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"Yinz Are Welcome" sign at Occupy Pittsburgh in 2011.

Yinz (see History and usage below for other spellings) is a second-person plural pronoun used mainly in Western Pennsylvania English, most prominently in Pittsburgh, but it is also found throughout the cultural region known as Appalachia, located within the geographical region of the Appalachians.[1]

History and usage[edit]

Yinz is the most recent derivation from the original Scots-Irish form you ones or "yous ones", a form of the second person plural commonly heard in parts of Ulster. When standard-English speakers talk in the first person or third person, they use different pronouns to distinguish between singular and plural. In the first person, for example, speakers use the singular I and the plural we. But when speaking in the second person, you performs double duty as both the singular form and the plural form. Crozier (1984) suggests that during the 19th century, when many Irish speakers switched to speaking English, they filled this gap with you ones, primarily because Irish has a singular second-person pronoun, , as well as a plural form, sibh. The following, therefore, is the most likely path from you ones to yinz: you ones [juː wʌnz] > you'uns [juːʌnz] > youns [juːnz] > yunz [jʌnz] > yinz [jɪ̈nz]. Because there are still speakers who use each form,[2] there is no stable second-person plural pronoun form in southwest or central Pennsylvania, which is why the pronoun is variably referred to or spelled as you'uns, y'ins, y'uns, yunz, yuns, yinz, yenz, yins or ynz.

In other parts of the U.S., Irish or Scots-Irish speakers encountered the same gap in the second-person plural. For this reason, these speakers are also responsible for coining the yunz used in and around Middletown, Pennsylvania, as well as the youse found mainly in New York City, the Philadelphia dialect and New Jersey, and the ubiquitous y'all of the South.[3]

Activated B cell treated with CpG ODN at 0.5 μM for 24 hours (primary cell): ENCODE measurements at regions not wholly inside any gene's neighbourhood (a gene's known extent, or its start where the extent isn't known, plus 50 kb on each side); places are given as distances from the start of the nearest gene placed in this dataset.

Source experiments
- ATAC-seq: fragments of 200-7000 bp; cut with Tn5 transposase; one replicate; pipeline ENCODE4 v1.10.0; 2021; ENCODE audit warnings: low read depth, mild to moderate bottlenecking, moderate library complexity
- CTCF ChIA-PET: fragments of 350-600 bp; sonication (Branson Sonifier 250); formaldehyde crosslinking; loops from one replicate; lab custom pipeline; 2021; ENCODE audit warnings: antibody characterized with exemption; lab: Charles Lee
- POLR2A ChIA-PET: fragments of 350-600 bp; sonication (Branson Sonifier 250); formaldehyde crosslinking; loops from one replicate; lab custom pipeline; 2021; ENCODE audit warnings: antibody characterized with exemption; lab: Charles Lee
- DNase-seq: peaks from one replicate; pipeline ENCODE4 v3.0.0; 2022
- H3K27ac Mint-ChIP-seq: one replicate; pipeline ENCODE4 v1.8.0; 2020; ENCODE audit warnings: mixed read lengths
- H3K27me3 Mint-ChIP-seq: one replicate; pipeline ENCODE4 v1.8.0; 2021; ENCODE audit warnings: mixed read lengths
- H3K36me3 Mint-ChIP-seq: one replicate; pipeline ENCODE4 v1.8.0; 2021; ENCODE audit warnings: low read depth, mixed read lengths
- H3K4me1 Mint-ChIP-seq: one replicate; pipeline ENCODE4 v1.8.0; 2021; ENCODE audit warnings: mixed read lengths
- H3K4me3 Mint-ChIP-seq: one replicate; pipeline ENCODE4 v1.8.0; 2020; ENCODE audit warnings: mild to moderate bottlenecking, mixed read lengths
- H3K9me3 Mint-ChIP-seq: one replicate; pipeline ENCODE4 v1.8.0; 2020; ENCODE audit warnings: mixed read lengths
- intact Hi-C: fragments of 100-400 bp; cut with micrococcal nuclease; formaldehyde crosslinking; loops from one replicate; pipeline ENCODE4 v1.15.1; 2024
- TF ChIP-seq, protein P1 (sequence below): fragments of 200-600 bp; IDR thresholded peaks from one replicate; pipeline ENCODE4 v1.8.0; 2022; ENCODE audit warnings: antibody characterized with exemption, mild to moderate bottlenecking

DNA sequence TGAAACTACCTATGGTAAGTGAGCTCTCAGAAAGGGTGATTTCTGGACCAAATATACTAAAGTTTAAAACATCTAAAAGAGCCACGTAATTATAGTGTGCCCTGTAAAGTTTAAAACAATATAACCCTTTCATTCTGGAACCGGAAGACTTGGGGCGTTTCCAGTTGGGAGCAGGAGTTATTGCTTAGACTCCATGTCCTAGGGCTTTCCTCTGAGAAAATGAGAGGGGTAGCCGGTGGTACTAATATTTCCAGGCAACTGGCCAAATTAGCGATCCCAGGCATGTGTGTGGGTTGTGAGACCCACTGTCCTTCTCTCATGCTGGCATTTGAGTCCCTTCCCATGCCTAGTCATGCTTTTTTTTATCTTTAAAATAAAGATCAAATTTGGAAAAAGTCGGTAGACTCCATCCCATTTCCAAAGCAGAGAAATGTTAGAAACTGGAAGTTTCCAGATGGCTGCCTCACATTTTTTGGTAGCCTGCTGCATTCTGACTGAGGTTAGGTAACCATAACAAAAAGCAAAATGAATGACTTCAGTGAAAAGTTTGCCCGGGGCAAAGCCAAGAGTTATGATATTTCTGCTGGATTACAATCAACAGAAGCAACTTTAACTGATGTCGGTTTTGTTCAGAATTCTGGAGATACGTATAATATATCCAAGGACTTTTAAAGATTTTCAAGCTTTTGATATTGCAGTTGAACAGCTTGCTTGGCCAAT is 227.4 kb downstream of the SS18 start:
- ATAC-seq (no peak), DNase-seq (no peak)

A similar form with similar Irish/Scots roots is found further north in the Atlantic Provinces of Canada. Rarely written, it is spelled yous, and is usually pronounced as [jɪ̈z] or something between [jɪ̈z] and [jʊ̈z]. It is sometimes combined with all for emphasis, as in "Are yous all coming to the party?" This usage is also used widely within Carbon and Schuylkill County, Pennsylvania.

In popular culture[edit]

Yinz's place as one of Pennsylvania's most famous regionalisms makes it a badge of pride. For example, a group of Pittsburgh area radical cheerleaders call themselves "Yinz Cheer", and an area literary magazine was called The New Yinzer, a take-off of The New Yorker. Those perceived to be stereotypical blue collar Pittsburgh residents are often referred to as Yinzers.

Yinztagram is a software program with a Pittsburgh theme.[4]

YinzCam is a Pittsburgh-based software development company.[5]

YinzFans.com is a fan site for Pittsburgh sports fans located outside of the Pittsburgh area.

At the end of every episode of "VH-1's Top 20 Countdown" host Jim Shearer always says "I'm Jim Shearer, and I'll see yinz later."

In the TV series One Dollar (2018) set in a rust belt town (shot in and around Pittsburgh), the Yinz address is frequently used.

Waypoint YINZZ in Newell, West Virginia marks the approach to Pittsburgh International Airport.[6]

See also[edit]


  1. ^ Rehder, John B. (2004). Appalachian folkways. Baltimore: Johns Hopkins University Press. ISBN 978-0-8018-7879-4. OCLC 52886851.
  2. ^ Richard "Pete" Peterson (February 13, 2011). "Is yunz is or is yinz ain't from Pittsburgh?". Pittsburgh Post-Gazette. Retrieved August 19, 2014.
  3. ^ Nosowitz, Dan (October 13, 2016). "Y'all, You'uns, Yinz, Youse: How Regional Dialects Are Fixing Standard English: The real enemy? "You guys."". Atlas Obscura. Retrieved August 31, 2018.
  4. ^ "Yinztagram By Pegula". iTunes Store. Apple Inc. 2012. Retrieved December 13, 2012.
  5. ^ "YinzTech". Pittsburgh Post-Gazette. December 20, 2009. Retrieved January 12, 2014.
  6. ^ "YINZZ waypoint | OpenNav".


  • Crozier, A. (1984). The Scotch-Irish influence on American English. American Speech 59: 310-331.
  • Austin, S. (2003). Professor of Smoot History and Cultural Impact. Smoot's in America 18: 410-411.

Further reading[edit]

External links[edit]